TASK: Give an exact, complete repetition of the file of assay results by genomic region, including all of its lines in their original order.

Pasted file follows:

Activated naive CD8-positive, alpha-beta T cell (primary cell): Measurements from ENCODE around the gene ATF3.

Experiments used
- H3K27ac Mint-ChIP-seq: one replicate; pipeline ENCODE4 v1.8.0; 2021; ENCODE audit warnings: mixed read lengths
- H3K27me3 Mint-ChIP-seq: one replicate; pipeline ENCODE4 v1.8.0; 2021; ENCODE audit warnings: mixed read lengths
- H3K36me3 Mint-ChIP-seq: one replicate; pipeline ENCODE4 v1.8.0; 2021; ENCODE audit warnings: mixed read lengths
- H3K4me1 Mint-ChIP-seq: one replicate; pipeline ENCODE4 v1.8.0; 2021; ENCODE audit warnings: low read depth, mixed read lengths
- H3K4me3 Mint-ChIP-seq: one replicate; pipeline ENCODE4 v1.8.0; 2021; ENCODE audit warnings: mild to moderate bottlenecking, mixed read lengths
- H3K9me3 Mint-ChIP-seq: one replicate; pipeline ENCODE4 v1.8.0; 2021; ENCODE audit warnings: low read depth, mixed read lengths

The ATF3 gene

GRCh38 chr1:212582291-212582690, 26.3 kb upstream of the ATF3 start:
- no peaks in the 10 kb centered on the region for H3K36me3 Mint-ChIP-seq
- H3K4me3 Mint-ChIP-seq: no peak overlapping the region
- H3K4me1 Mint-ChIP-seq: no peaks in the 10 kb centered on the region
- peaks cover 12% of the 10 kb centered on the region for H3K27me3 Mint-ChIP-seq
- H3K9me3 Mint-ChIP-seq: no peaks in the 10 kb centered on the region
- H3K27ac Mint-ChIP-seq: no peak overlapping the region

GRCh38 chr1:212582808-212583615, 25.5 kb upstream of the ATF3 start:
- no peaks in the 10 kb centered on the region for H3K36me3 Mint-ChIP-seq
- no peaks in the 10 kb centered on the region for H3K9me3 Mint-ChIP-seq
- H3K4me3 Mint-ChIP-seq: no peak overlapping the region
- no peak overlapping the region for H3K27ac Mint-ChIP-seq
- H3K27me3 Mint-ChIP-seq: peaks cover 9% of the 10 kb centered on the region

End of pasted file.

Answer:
Activated naive CD8-positive, alpha-beta T cell (primary cell): Measurements from ENCODE around the gene ATF3.

Experiments used
- H3K27ac Mint-ChIP-seq: one replicate; pipeline ENCODE4 v1.8.0; 2021; ENCODE audit warnings: mixed read lengths
- H3K27me3 Mint-ChIP-seq: one replicate; pipeline ENCODE4 v1.8.0; 2021; ENCODE audit warnings: mixed read lengths
- H3K36me3 Mint-ChIP-seq: one replicate; pipeline ENCODE4 v1.8.0; 2021; ENCODE audit warnings: mixed read lengths
- H3K4me1 Mint-ChIP-seq: one replicate; pipeline ENCODE4 v1.8.0; 2021; ENCODE audit warnings: low read depth, mixed read lengths
- H3K4me3 Mint-ChIP-seq: one replicate; pipeline ENCODE4 v1.8.0; 2021; ENCODE audit warnings: mild to moderate bottlenecking, mixed read lengths
- H3K9me3 Mint-ChIP-seq: one replicate; pipeline ENCODE4 v1.8.0; 2021; ENCODE audit warnings: low read depth, mixed read lengths

The ATF3 gene

GRCh38 chr1:212582291-212582690, 26.3 kb upstream of the ATF3 start:
- no peaks in the 10 kb centered on the region for H3K36me3 Mint-ChIP-seq
- H3K4me3 Mint-ChIP-seq: no peak overlapping the region
- H3K4me1 Mint-ChIP-seq: no peaks in the 10 kb centered on the region
- peaks cover 12% of the 10 kb centered on the region for H3K27me3 Mint-ChIP-seq
- H3K9me3 Mint-ChIP-seq: no peaks in the 10 kb centered on the region
- H3K27ac Mint-ChIP-seq: no peak overlapping the region

GRCh38 chr1:212582808-212583615, 25.5 kb upstream of the ATF3 start:
- no peaks in the 10 kb centered on the region for H3K36me3 Mint-ChIP-seq
- no peaks in the 10 kb centered on the region for H3K9me3 Mint-ChIP-seq
- H3K4me3 Mint-ChIP-seq: no peak overlapping the region
- no peak overlapping the region for H3K27ac Mint-ChIP-seq
- H3K27me3 Mint-ChIP-seq: peaks cover 9% of the 10 kb centered on the region